What, you don't remember that?
You kids, with your "apps" and your "streaming" and your this and your that.
Get off my lawn!
I guess I'm cranky because Yahoo said last month that come New Year's, it would put an end to the directory , a product I used to work on.
Not that anyone was using the thing anymore, except maybe by accident. Where once it took up the entire homepage of Yahoo, the most-trafficked and celebrated site on the Web (that's how far back I'm talking), you can only find it today if you can somehow manage to get to this page then look under D. Here's what it looks like now (if "now" is before Jan. 1, 2015).
Pretty lame, huh?
Well, it wasn't always like that. Believe it or not, browsing a directory -- categories broken up into subcategories and then even more subcategories and then even more subcategories -- was actually a rational way to present Web content in the mid-to-late '90s. That's because the search engines of the time pretty much stunk, and you often had to sift through a lot of irrelevant results when you typed something into now-forgotten sites like Excite, Infoseek and Lycos.
So Yahoo drove a ton of separation between it and those competitors by organizing websites by subject, which it did by having a human being review and sort every single thing submitted. Yahoo called such an employee a "surfer" (which is what it said on my business card). And it had to hire a lot of them, because the websites, well, they just kept coming and coming. ...
"It was the original idea," says Harold Check, who worked on the directory from 1997 to 2002.
"Dave and Jerry [Yahoo founders David Filo and Jerry Yang] sat down and said, 'Hey, the Internet's cool, let’s put it in categories and make it browsable,' Check says. "Yahoo was the first thing when you hooked people up to the Internet in 1995 or '96, and you said, 'This is the front door, this is the Internet, look around here and your mind will be blown.' In that sense [the directory] was great, probably because the Internet was great."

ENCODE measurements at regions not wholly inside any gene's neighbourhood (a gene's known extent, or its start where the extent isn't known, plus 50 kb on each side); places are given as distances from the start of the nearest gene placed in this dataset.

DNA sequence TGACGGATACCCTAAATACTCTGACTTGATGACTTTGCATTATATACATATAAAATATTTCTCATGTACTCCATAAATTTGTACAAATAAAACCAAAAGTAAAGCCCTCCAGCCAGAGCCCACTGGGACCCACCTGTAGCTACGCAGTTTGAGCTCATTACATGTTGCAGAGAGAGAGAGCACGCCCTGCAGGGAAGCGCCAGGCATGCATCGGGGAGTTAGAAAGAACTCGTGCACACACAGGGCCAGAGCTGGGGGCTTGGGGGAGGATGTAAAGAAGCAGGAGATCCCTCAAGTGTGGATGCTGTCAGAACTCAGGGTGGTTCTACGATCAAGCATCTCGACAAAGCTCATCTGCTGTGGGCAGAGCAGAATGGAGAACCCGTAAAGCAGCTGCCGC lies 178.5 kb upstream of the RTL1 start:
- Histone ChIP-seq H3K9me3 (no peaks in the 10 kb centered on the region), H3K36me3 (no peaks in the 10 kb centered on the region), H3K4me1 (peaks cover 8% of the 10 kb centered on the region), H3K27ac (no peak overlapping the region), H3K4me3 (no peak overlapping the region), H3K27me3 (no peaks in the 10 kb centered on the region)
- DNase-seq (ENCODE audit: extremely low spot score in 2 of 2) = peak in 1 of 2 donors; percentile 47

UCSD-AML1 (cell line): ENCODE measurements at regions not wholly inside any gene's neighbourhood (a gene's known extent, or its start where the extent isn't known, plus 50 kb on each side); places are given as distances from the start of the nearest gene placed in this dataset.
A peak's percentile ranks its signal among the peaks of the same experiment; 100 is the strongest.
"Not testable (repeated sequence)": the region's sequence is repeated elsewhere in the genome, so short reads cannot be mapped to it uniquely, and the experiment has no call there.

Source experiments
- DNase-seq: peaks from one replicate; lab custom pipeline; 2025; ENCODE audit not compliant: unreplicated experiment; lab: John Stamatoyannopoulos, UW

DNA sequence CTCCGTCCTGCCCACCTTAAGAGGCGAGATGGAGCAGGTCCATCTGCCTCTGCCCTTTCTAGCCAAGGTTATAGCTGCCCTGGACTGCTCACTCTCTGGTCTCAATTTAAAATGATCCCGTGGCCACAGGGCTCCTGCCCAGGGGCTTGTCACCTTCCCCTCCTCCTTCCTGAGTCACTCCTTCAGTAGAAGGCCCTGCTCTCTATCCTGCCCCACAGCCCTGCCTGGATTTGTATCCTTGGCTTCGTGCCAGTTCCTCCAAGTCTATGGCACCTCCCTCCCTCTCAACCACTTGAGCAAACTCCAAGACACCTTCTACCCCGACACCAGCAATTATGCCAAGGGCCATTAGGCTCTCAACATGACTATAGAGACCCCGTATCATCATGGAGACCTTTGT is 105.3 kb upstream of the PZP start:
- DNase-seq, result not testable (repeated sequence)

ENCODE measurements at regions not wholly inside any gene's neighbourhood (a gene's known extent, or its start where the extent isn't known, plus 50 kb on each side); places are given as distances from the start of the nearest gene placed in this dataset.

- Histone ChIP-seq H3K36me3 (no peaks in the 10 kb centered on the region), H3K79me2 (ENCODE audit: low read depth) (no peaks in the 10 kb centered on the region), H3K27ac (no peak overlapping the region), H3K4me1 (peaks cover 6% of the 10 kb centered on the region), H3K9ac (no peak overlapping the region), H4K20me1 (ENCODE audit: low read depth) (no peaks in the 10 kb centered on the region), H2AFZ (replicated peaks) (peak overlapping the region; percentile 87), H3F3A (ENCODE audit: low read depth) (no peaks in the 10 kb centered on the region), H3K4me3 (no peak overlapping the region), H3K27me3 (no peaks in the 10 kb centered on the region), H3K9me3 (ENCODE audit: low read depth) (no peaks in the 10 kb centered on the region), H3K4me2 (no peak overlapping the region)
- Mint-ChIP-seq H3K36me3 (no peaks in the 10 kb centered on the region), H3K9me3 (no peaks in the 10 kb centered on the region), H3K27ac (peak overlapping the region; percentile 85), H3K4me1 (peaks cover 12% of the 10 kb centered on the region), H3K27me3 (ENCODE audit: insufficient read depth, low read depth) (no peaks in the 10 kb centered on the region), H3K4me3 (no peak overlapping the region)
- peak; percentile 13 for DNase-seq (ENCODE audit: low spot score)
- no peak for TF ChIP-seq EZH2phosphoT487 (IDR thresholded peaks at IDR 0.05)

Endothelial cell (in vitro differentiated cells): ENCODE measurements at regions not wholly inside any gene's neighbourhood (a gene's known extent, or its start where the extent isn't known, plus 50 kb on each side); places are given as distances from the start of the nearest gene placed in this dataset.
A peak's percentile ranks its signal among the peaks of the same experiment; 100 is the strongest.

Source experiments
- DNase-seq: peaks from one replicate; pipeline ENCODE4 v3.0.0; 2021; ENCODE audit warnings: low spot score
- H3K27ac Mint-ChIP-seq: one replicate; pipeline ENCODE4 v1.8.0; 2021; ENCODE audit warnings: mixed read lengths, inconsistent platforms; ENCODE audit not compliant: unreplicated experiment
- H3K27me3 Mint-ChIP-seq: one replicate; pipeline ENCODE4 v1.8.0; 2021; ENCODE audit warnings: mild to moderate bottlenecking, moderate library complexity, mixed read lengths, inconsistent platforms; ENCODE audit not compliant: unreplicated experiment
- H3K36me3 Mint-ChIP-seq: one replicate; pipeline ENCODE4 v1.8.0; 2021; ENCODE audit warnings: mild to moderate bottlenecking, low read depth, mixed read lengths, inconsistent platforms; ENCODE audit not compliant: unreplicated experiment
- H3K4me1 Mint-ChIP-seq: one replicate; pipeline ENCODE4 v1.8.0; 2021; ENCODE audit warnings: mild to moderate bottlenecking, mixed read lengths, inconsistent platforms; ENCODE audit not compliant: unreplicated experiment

Christian du Lac, who worked on the directory from 1999 to 2004, says he was "bummed out" when he read the news it was shutting down.
"It had a lot of influence," he says. "Yahoo was the directory."
Du Lac thinks the directory's ethos -- a zealous dedication to the most logical and useful arrangement of information -- has been lost on the Internet.
"Right now there's a lot of talk about doing the right thing for the users, but it’s really about the advertisers and how you can monetize," he says. "But when Yahoo started it really was about doing the right thing for the users. You see that culture kind of go away with the directory."
Yahoo surfers, many of whom had worked at bookstores and libraries, had a lot of unexpected power back then.
"I just remember people begging me to get their site listed because the perception was that would be the difference between success and failure of a website and of a company," Du Lac says.
Yet, I can corroborate the employees who worked on the directory had very little on their minds except the integrity of the massive and intricate edifice of information they were building. I'm talking thousands upon thousands of employee hours spent on considering and arguing the nuances of where and how Web content should be categorized. They weren't necessarily trivial debates, either. For instance, in the abortion category, do you call sites that expressed a negative opinion "pro-life" or "anti-abortion?" How about whether to call it Myanmar or Burma?
"A country name is changing -- that was one we always used to talk about," Check says. "If the country wants to call itself something different, the people want to call it something different, but the United Nations isn't recognizing it, what’s our responsibility within the world to kind of rename something, to choose what to call it and where to put it? I thought the people that worked there took great responsibility in getting things right. You can’t imagine that sort of thing existing right now, outside of an academic setting. Maybe it does, but it’s just not endemic."
The G Word
For several years, the directory not only worked as an information tool, but as a business model, and Yahoo became the darling of Wall Street.
So what happened?
"I hate to say it," says Steve Berlin, the very first surfer to be hired full time in 1995, "but when Google came around, the directory was basically redundant."
Google! Around the time of the millennium, a dirty word at Yahoo.
"The biggest problem we had was everybody wanted their site added, but it’s only possible to add so many sites per day, no matter how many people you throw at it," Berlin says. "So more was falling through the cracks than there was getting on the directory. And with Google, that’s not a problem. Because of their algorithm, you can get exactly what you want, you don’t have to drill down through various categories."
So the years went by and Yahoo kept demoting the directory on its home page, supplanting it with an ever-expanding stable of homegrown products -- Yahoo Finance, Yahoo Sports, Yahoo News, Yahoo Movies ... you get the idea. Because the directory was filled with websites that sent people away from Yahoo -- not exactly what the biz dev and product managers liked to see -- the surfers, once the most important gatekeepers on the Internet, became increasingly marginalized, until, like the directory, they were virtually extinct.
Come 2015, the patient will finally be put out of its misery. But that won't keep some of us from nostalgically partying like it's 1999.
"You wouldn’t think of a list of websites as having a soul," Du Lac says. "But the Yahoo directory did have a soul."